KTWV

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KTWV
KTWV 94.7 The Wave 2017 logo.png
CityLos Angeles, California
Broadcast areaGreater Los Angeles Area
Branding94.7 The Wave
SloganThe Soul of Southern California
Frequency94.7 MHz (also on HD Radio)
First air dateMarch 7, 1961 (as KLAC-FM)
FormatFM/HD1: Urban AC
HD2: Smooth jazz ("Wave Classics")
HD3: Radio Hamrah (Persian)
ERP52,000 watts
HAAT863.0 meters (2,831.4 ft)
ClassB
Facility ID25437
Transmitter coordinates34°13′30″N 118°03′50″W / 34.225°N 118.064°W / 34.225; -118.064Coordinates: 34°13′30″N 118°03′50″W / 34.225°N 118.064°W / 34.225; -118.064
Callsign meaningKatch The WaVe!
Former callsignsKLAC-FM (1961–1968)
KMET (1968–1987)
KTMV-FM (1987)
OwnerEntercom
(Entercom License, LLC)
Sister stationsKAMP-FM, KCBS-FM, KROQ-FM, KRTH, KNX
WebcastListen Live
Website947thewave.com

KTWV (94.7 MHz) is a commercial FM radio station owned by Entercom. KTWV is located in Los Angeles and broadcasts to the Greater Los Angeles area. Airing an Urban Adult Contemporary radio format branded as "94.7 The Wave", the station has studios on Wilshire Boulevard in the Miracle Mile district of Los Angeles. Its transmitter is located on Mount Wilson.

History[edit]

Early years (1961-1968)[edit]

On March 7, 1961, KLAC-FM first signed on the air. It served as an FM sister station to AM 570 KLAC, simulcasting its programming.[1] KLAC AM & FM were purchased by Metromedia in 1963. By the mid-1960s, the FCC wanted FM sisters to AM stations to air separate programming; thus, KLAC-FM became an automated station, playing a mix of middle-of-the-road and big band music like other FM stations owned by Metromedia. In order to separate itself further from its AM sister, the station became KMET in 1968.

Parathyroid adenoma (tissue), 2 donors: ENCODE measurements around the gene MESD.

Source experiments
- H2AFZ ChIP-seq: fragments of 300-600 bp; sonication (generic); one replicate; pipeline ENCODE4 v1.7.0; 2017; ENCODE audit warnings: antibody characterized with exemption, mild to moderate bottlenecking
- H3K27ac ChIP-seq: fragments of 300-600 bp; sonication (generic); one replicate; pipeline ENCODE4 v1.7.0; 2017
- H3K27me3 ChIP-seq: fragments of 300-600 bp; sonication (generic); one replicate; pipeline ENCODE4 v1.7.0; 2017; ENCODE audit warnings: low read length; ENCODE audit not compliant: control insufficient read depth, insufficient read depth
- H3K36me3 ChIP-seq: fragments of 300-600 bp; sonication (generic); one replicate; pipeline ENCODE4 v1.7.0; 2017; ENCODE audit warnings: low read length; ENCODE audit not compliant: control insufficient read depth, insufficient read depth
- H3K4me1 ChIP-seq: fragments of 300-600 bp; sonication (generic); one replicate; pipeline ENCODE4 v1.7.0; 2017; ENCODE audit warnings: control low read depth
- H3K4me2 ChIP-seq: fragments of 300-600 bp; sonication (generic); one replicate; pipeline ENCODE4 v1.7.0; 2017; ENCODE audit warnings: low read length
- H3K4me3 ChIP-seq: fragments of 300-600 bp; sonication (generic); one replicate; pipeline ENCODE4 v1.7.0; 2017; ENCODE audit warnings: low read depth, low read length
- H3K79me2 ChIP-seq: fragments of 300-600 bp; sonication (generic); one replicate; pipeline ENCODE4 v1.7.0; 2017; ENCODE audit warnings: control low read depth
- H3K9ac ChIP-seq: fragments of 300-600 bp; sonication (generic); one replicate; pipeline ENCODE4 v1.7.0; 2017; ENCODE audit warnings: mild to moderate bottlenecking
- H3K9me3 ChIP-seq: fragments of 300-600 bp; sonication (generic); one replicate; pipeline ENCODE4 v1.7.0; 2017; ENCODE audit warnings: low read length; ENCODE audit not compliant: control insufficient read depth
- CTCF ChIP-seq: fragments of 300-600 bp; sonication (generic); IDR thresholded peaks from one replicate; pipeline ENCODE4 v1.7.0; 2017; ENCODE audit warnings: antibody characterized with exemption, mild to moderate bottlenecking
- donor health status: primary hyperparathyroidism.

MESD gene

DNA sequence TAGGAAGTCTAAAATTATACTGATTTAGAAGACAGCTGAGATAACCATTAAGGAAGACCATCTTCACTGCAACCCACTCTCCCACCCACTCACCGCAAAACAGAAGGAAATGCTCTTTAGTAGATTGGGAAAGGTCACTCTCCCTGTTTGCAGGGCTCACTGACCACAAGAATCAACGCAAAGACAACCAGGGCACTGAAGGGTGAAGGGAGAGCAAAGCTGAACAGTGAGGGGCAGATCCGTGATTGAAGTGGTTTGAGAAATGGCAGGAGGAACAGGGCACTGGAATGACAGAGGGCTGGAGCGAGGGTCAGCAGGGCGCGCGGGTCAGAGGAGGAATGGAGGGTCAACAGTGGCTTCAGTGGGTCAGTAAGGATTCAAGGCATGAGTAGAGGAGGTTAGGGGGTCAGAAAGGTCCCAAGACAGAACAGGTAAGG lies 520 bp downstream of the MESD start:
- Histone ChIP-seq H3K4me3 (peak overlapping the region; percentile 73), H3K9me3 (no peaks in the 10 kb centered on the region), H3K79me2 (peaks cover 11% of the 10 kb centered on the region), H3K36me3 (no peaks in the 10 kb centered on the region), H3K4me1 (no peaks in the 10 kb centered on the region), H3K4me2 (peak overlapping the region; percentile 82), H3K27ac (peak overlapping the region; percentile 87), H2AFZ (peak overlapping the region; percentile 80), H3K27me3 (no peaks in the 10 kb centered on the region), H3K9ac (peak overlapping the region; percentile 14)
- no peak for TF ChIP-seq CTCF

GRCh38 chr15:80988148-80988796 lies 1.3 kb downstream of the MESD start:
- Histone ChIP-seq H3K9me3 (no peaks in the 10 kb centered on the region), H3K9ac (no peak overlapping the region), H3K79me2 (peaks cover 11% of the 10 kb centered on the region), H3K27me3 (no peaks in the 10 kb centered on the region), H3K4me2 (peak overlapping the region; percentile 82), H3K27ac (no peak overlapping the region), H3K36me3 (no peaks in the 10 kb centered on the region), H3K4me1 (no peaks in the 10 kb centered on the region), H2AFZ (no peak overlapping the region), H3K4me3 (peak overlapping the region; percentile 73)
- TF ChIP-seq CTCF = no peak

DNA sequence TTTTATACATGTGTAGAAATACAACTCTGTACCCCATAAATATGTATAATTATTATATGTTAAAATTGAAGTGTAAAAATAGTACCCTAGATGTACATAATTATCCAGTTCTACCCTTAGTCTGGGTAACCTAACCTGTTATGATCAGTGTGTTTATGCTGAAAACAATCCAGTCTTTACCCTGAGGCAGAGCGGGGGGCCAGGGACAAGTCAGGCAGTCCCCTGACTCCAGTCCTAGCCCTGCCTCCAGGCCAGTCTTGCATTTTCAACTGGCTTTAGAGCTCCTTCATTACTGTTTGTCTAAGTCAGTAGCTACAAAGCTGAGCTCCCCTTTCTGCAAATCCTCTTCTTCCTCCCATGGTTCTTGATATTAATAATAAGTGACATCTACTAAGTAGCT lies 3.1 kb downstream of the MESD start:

The Mighty 'MET, KMET (1968-1987)[edit]

Months later, Tom Donahue convinced Metromedia to establish a freeform rock format on KMET in Los Angeles and KSFR in San Francisco (which then became KSAN) after a dispute with the owners of KPPC-FM. Donahue brought over most of those who went on strike at KPPC, including his LA tag team partner in ex-KFWB "Swinging Gentleman" B. Mitchel Reed. He had become enamored with the Underground Rock sound after attending the Monterey Pop Festival and shortly afterward bonded with fellow Top 40 veteran Donahue over their increasing unhappiness with AM radio and its restrictions.

KMET became legendary and popular as "The Mighty 'MET" up until the early 1980s for its freeform style in letting DJs choose the music without genre restrictions and an irreverent, loose & laidback presentation of the music. In the early 1980s, however, Metromedia changed the presentation and sound of KMET to a mainstream style. In the process, KMET quickly became a shell of its former self: playlists were tightened and hit-oriented, DJs became less personal in their presentation, and the station was heavily constructed by outside consultants.

This drove KMET's ratings ratings down to the point of being well behind established AOR pioneer KLOS as well as behind KROQ-FM, a station that rose from the ashes of KPPC-FM to become the trademark radio home in L.A. for the New Wave and Punk scenes in the 80s. Then, in 1986, KMET got two new competitors that hurt the station irrevocably: KNAC, targeting younger listeners via the budding Heavy Metal genre that KMET wouldn't touch and more aggressively than KLOS & KROQ, and KLSX, targeting older listeners with the music that KMET made famous through the newly created Classic Rock genre. Both ate further into KMET's ratings immediately.